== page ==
that's I mean, that's taken a couple years worth of a b testing on that. Yeah. I mean, at the beginning, it was like, Hey, we noticed you signed up, like, tell us why you're using it. So and then I have a call with someone next week, because what they mentioned, relates to a broader question I have been trying to figure out, and so we're gonna have a call at some point next week. But yeah, I mean, I'll get, you know, emails back that are like five, six paragraphs, or sometimes it's like two sentences. One I responded to this morning, as if I was a real person, which was so awesome. If you're listening, you know who you are. And that made me laugh. But yeah, I mean, I always love that, that people are like, Wait, is the founder really emailing me? Or is this just like some automated email that's going out? Yes, I remember when I first bought a mattress from one of those mattress startups, I get in the early days of mattress startups. We bought from one of the smaller ones. And I got an email that's like, Hey, I'm the founder of the company. I'd love to hear like, why you why you bought it. And you know how you found us and whatever. And I was like, Oh, my God, this is so exciting. I was like, I love being on the other side of these, because I feel like I take so much from the world and getting other people's thoughts that I that I love to participate on the other side. And so like, I spent all this really long email, and I got a reply, but it's from a customer service person. And they were very, very nice. But I was kind of like, Oh, it's not really very nice. But it was like that was kind of a trick. And so I definitely get emails back to like, are you really the founder of the company? And like to be like, yes, yes, I am a real person who is actually not tricking you. And people really appreciate that. But we were talking about you and your customer.
Colleen Schnettler 13:34
So right, so I have another one next week. So I mean, the thing that I think we've talked about before that I really struggle with is the the overexcited ik responding. And, you know, there's the guy on the phone with me, like was very complimentary about what I had built. And, you know, said it really helped him. Because Heroku has this problem where you can't store your images, like with your app, because they have an ephemeral file system. So everyone on Heroku, who wants user uploaded files needs to store them somewhere else. And so it was great. Like, it was a really good chat and, but I do think like, it's hard for me not to be, that's really my struggle, cuz I'm gonna be like, yes, that's why I built it, or, you know, I get really excited. So, so that's something I'm going to work on. I have another one on Wednesday. And that's something I'm gonna work on for my next talk. My next customer interview on Wednesday, but I really think at this stage I I'm in trying to get as many of these as I can, is a good move.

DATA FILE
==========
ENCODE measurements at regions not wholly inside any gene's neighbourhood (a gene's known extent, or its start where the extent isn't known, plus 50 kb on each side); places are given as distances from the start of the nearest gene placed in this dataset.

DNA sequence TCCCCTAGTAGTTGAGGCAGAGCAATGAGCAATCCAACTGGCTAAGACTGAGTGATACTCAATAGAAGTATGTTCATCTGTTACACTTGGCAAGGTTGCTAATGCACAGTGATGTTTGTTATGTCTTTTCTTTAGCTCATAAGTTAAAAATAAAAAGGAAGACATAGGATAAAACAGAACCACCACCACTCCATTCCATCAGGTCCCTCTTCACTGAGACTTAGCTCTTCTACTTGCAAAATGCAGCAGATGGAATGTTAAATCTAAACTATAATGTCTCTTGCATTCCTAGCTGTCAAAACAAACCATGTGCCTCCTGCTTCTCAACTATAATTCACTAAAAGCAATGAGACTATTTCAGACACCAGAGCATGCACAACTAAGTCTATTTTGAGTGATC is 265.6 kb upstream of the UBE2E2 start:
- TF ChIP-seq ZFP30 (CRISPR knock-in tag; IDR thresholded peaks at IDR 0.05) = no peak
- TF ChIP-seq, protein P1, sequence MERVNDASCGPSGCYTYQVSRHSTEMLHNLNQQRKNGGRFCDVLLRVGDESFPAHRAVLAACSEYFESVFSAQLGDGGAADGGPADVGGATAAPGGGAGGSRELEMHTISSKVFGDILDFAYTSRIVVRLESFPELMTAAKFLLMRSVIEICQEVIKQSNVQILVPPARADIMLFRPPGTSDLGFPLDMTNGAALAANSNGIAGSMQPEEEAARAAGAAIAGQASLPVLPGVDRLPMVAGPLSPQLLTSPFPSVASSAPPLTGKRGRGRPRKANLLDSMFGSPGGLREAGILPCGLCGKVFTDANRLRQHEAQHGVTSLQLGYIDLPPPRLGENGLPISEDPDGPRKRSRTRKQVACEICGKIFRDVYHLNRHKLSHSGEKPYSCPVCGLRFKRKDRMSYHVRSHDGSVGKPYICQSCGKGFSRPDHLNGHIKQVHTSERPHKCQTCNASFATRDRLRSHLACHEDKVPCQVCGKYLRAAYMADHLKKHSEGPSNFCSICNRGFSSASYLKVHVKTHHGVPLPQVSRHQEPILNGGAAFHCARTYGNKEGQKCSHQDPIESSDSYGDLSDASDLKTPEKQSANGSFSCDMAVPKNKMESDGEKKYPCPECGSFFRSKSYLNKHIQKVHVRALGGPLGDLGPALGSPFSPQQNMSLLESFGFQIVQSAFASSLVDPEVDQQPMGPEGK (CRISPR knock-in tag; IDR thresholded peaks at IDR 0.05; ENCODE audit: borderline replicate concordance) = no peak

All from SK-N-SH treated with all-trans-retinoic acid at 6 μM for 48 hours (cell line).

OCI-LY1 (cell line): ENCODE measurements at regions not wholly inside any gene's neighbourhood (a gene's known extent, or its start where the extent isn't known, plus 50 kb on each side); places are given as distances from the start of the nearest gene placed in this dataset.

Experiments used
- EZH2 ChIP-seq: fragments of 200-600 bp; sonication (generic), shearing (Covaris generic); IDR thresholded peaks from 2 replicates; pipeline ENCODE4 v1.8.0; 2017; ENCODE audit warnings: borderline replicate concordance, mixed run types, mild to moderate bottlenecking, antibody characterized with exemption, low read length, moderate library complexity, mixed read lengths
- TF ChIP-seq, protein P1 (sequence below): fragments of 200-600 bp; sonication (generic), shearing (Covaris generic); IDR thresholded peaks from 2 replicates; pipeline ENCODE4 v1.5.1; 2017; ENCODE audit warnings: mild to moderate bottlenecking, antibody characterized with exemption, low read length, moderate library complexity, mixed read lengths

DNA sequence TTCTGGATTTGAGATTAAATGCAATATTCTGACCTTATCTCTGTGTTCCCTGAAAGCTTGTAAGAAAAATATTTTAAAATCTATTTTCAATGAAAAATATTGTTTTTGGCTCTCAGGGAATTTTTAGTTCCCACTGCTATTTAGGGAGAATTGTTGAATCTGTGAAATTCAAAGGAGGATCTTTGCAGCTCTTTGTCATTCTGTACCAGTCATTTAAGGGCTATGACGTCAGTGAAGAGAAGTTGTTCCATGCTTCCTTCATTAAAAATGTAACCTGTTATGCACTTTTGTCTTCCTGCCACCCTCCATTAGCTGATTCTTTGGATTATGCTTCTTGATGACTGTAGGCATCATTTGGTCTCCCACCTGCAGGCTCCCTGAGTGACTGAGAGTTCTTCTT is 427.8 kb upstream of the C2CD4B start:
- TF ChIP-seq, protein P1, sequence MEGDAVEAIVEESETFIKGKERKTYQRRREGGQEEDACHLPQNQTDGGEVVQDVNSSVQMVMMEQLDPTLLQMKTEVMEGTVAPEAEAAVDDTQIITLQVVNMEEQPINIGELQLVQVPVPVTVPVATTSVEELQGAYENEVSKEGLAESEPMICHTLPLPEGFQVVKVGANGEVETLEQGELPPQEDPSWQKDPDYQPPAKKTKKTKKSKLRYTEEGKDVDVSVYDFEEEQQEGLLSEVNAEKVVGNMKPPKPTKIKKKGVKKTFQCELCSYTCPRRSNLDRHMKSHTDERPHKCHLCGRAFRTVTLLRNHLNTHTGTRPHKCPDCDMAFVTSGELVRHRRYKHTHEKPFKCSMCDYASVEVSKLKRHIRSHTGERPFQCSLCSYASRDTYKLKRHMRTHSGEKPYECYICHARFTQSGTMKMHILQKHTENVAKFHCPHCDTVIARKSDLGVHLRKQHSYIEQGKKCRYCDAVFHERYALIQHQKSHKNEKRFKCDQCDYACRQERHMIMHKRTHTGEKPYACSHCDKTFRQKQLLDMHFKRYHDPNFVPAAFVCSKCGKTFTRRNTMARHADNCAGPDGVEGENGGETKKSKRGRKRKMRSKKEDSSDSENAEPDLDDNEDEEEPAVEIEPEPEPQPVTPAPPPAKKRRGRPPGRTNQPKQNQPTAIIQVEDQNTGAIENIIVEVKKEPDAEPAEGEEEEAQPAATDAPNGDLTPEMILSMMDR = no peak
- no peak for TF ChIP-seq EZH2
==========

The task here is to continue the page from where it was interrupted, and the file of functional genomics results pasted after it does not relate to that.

Michele Hansen 14:36
Yeah, absolutely. And like it also makes sense that when someone says, This is so useful, and really helped me and thank you for making it that you would feel oh my gosh, like like that feels so good for you because you worked on this for so long without any feedback. And you worked on other things for so long without them really going anywhere like this, and so it makes sense why, like that would catch you. And you want to sort of revel in that feeling rather than being able to like file away the compliment to store it for later. And then I'm not trying to make storage ponds here that just happened accidentally. But like filing that away for later and then saying, oh, like, Can you tell me why it was helpful? Like, like, we're specifically like, it makes sense that you wouldn't be able to take it to that sort of, like completely unemotional level. And instead you're like, Yes, I help someone. This is a minute. Like, that makes sense.
Colleen Schnettler 15:41
Yeah. Yeah. So I think we talked last week, I talked about dedicating one day a week to marketing. But that's still really hard for me. So I'm doing one hour a day I'm committing. Because we talked a little bit last week too, about just like kind of sitting in that uncomfortableness of like, what am I doing, starting something new and trying to learn a new skill? So I am going to do one hour a day. And I'm going to tweet about it to help me stay accountable. Nice. A Yeah, that's like how I learned to code. I did 100 days of code a couple years ago, when I was trying to learn web development. And it was great, because you know, no one cares what I tweet about. I'm not Twitter famous. And and it was a good thing for me to be able to go back and see like what I had done and keep myself accountable. So I'm trying really hard to do that. So and as I also said, work, like actual paid work is going to get really busy. So I just don't have time to obsess over this. So I'm trying not to obsess over it.
Michele Hansen 16:38
So what did you work on in your marketing Power Hour, this week.
Colleen Schnettler 16:43